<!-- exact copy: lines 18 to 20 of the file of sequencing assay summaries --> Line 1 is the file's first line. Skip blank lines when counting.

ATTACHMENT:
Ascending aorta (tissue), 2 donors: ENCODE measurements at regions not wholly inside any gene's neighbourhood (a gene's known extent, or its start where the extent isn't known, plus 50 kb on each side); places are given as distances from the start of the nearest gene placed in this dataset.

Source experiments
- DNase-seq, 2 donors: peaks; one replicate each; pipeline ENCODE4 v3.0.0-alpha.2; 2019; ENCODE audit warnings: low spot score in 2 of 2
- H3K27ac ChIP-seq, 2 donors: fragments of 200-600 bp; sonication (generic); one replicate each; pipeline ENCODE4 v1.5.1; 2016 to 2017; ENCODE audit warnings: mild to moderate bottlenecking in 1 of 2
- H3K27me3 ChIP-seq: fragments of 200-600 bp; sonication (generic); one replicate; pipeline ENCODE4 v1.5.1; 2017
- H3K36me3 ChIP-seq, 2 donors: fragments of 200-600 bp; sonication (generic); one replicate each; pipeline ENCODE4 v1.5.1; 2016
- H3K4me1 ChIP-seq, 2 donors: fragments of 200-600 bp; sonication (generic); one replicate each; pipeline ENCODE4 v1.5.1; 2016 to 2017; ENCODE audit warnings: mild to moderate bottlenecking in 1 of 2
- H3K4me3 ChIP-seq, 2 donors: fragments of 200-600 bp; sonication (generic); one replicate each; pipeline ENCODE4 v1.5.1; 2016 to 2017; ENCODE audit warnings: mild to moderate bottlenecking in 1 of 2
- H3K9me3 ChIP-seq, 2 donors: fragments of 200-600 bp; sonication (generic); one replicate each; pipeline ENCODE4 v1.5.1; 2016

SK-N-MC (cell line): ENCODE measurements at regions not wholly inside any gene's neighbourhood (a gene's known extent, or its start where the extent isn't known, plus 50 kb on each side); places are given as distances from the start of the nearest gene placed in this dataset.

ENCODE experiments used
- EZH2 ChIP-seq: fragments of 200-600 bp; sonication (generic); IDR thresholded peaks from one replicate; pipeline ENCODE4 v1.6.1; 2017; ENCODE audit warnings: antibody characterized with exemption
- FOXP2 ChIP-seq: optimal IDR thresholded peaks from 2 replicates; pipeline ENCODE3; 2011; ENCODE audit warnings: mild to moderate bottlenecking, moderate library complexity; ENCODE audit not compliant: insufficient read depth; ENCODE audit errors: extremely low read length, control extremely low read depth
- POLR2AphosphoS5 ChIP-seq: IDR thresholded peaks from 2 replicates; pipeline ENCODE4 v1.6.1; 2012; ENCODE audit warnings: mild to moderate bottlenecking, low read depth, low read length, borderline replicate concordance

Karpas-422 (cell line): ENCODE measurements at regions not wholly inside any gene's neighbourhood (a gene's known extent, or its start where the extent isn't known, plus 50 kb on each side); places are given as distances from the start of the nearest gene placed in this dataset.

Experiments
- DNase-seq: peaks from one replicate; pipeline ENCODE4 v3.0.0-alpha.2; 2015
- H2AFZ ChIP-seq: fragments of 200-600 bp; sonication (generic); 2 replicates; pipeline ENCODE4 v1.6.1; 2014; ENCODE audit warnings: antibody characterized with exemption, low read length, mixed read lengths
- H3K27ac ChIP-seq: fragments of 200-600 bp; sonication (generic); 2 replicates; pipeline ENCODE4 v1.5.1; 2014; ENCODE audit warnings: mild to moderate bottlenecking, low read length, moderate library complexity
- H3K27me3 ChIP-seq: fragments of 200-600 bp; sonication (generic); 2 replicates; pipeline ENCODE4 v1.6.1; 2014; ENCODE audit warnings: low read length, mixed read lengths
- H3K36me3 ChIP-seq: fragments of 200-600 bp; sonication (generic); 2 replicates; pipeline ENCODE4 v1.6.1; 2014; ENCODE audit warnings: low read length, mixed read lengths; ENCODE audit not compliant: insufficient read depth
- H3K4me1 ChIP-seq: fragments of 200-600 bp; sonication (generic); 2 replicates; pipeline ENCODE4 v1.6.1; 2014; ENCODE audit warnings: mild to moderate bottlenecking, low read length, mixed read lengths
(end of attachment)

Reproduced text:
- H2AFZ ChIP-seq: fragments of 200-600 bp; sonication (generic); 2 replicates; pipeline ENCODE4 v1.6.1; 2014; ENCODE audit warnings: antibody characterized with exemption, low read length, mixed read lengths
- H3K27ac ChIP-seq: fragments of 200-600 bp; sonication (generic); 2 replicates; pipeline ENCODE4 v1.5.1; 2014; ENCODE audit warnings: mild to moderate bottlenecking, low read length, moderate library complexity
- H3K27me3 ChIP-seq: fragments of 200-600 bp; sonication (generic); 2 replicates; pipeline ENCODE4 v1.6.1; 2014; ENCODE audit warnings: low read length, mixed read lengths